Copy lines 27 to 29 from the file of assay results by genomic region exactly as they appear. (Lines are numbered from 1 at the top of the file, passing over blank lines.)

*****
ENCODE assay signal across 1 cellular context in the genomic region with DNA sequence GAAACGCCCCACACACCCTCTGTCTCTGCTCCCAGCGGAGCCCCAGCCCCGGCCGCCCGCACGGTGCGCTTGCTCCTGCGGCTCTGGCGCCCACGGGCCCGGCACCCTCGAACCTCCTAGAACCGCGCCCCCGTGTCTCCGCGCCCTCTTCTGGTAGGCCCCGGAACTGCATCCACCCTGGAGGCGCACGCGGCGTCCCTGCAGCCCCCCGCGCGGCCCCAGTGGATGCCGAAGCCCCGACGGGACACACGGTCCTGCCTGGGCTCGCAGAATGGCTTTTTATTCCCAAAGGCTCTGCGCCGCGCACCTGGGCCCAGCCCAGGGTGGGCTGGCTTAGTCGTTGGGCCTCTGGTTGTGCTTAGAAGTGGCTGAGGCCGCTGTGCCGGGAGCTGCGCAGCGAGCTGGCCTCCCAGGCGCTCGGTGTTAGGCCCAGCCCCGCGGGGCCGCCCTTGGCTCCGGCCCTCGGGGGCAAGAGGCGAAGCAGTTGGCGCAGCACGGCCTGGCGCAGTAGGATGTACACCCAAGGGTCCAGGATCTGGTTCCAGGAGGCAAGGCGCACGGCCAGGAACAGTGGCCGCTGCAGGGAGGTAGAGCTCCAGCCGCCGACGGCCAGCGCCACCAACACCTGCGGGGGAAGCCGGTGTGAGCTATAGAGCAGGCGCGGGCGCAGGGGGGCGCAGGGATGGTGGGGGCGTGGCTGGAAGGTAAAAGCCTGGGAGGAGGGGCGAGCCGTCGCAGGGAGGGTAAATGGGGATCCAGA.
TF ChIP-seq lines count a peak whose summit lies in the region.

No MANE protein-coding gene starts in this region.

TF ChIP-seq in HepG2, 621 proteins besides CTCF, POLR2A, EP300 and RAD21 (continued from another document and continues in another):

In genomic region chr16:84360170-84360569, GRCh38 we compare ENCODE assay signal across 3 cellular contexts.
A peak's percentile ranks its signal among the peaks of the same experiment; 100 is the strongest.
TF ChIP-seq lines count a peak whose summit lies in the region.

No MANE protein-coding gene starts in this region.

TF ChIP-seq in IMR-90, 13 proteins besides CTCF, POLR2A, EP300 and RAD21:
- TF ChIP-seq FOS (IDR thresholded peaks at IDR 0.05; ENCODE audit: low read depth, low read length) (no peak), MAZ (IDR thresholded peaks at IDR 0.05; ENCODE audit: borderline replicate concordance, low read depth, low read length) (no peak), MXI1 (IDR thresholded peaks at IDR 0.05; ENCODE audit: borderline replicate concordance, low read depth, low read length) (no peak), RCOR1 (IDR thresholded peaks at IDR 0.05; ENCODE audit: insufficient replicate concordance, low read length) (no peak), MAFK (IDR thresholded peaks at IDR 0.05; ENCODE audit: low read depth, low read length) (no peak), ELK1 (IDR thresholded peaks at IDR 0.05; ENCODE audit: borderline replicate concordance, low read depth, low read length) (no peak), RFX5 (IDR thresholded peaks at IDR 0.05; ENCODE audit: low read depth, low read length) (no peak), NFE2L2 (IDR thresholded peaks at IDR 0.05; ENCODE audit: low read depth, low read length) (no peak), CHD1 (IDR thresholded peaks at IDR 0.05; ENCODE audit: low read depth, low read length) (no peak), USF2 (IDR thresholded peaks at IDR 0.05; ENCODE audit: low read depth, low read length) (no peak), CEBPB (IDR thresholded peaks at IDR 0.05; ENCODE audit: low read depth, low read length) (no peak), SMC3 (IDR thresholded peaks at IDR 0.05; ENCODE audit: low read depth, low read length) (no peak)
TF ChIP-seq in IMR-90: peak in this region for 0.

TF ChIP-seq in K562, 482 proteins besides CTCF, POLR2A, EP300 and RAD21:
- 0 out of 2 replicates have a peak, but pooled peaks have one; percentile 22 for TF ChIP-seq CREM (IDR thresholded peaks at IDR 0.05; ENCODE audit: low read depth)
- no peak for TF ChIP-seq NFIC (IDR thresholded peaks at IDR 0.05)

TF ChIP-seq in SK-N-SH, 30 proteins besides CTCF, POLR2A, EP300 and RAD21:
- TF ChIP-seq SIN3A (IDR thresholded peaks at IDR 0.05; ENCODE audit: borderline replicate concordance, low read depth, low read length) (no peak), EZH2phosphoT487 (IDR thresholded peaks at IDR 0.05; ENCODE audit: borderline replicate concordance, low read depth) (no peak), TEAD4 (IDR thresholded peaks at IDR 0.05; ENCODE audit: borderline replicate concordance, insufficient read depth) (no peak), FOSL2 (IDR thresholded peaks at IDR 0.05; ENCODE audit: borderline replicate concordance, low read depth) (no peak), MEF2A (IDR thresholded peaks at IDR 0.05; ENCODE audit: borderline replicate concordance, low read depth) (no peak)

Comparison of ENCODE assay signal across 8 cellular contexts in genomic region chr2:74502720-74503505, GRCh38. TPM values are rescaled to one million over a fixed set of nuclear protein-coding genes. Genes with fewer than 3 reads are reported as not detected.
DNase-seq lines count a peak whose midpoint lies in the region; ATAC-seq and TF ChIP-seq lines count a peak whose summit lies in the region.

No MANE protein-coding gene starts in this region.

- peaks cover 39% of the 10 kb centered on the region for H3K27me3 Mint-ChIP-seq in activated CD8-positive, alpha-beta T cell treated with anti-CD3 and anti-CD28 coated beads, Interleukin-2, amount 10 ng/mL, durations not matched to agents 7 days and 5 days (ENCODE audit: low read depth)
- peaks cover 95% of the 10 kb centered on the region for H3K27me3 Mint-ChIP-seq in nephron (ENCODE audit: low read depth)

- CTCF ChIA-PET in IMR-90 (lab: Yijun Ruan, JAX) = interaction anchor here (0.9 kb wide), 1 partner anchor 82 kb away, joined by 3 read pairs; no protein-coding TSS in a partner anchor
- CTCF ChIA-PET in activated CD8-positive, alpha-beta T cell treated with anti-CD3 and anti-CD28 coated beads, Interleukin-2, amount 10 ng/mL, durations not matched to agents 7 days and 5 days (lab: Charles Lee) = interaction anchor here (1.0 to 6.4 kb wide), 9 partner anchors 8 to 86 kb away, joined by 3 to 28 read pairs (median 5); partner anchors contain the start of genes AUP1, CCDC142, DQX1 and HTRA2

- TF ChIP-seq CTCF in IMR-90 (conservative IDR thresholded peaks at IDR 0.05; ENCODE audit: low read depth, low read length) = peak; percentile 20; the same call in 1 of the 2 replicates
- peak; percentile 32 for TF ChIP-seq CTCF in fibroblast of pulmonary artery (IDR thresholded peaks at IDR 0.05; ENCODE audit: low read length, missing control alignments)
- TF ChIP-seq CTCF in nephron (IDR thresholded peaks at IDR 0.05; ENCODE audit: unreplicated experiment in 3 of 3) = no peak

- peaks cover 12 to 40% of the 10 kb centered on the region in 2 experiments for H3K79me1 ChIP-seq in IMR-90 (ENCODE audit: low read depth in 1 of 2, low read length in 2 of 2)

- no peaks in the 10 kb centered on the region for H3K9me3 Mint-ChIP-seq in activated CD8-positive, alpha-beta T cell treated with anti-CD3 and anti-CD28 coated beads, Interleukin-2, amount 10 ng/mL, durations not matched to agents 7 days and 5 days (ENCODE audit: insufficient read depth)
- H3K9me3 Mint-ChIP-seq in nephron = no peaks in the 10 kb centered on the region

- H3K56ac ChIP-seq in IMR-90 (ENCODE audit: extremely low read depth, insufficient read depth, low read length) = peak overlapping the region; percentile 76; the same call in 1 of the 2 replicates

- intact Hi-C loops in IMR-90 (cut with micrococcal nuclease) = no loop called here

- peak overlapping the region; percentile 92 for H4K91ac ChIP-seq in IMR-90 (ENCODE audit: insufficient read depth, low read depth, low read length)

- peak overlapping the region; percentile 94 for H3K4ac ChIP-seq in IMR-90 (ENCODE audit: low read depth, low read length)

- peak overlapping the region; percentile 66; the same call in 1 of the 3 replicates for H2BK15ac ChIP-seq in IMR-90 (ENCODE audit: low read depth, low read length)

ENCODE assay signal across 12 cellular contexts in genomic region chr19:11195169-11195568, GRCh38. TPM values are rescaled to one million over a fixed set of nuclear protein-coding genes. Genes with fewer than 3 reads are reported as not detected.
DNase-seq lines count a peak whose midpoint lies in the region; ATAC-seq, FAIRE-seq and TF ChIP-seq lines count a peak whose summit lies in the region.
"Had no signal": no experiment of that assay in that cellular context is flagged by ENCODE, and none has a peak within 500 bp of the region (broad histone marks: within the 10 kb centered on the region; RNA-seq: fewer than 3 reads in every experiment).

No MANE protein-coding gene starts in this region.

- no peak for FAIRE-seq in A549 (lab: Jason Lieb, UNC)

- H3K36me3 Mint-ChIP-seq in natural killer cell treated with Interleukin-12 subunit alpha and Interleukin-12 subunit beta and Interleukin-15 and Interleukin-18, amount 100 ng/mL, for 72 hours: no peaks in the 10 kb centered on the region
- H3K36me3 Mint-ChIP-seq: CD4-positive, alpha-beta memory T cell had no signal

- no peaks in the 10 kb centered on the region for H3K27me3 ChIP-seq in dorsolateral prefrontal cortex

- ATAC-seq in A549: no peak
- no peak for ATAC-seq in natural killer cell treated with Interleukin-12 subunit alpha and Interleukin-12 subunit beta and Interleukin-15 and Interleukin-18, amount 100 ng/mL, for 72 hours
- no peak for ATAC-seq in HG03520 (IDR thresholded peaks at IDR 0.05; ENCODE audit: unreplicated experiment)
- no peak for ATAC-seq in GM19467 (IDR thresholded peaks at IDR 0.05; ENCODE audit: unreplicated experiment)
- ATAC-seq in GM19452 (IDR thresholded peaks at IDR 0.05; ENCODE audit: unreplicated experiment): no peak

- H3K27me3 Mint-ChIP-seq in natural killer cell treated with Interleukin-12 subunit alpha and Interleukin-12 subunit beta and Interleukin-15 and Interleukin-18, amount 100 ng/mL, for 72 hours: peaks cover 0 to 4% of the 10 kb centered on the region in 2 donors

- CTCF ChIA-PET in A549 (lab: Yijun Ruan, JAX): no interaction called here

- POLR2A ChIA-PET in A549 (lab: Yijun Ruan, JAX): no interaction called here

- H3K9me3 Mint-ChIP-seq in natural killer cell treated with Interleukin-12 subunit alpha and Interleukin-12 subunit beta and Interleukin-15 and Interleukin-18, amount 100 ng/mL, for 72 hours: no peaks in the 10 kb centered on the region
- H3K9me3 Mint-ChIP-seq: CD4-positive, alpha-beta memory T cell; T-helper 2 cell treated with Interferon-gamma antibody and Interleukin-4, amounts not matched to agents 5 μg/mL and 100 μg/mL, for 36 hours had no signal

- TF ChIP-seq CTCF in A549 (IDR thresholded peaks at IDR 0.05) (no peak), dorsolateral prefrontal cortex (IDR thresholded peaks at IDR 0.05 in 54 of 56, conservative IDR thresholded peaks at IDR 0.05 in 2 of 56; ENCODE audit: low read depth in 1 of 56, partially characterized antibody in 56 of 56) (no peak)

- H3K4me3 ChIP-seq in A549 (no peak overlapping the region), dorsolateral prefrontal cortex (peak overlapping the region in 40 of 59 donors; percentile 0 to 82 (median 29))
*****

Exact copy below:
- peaks cover 12 to 40% of the 10 kb centered on the region in 2 experiments for H3K79me1 ChIP-seq in IMR-90 (ENCODE audit: low read depth in 1 of 2, low read length in 2 of 2)

- no peaks in the 10 kb centered on the region for H3K9me3 Mint-ChIP-seq in activated CD8-positive, alpha-beta T cell treated with anti-CD3 and anti-CD28 coated beads, Interleukin-2, amount 10 ng/mL, durations not matched to agents 7 days and 5 days (ENCODE audit: insufficient read depth)
- H3K9me3 Mint-ChIP-seq in nephron = no peaks in the 10 kb centered on the region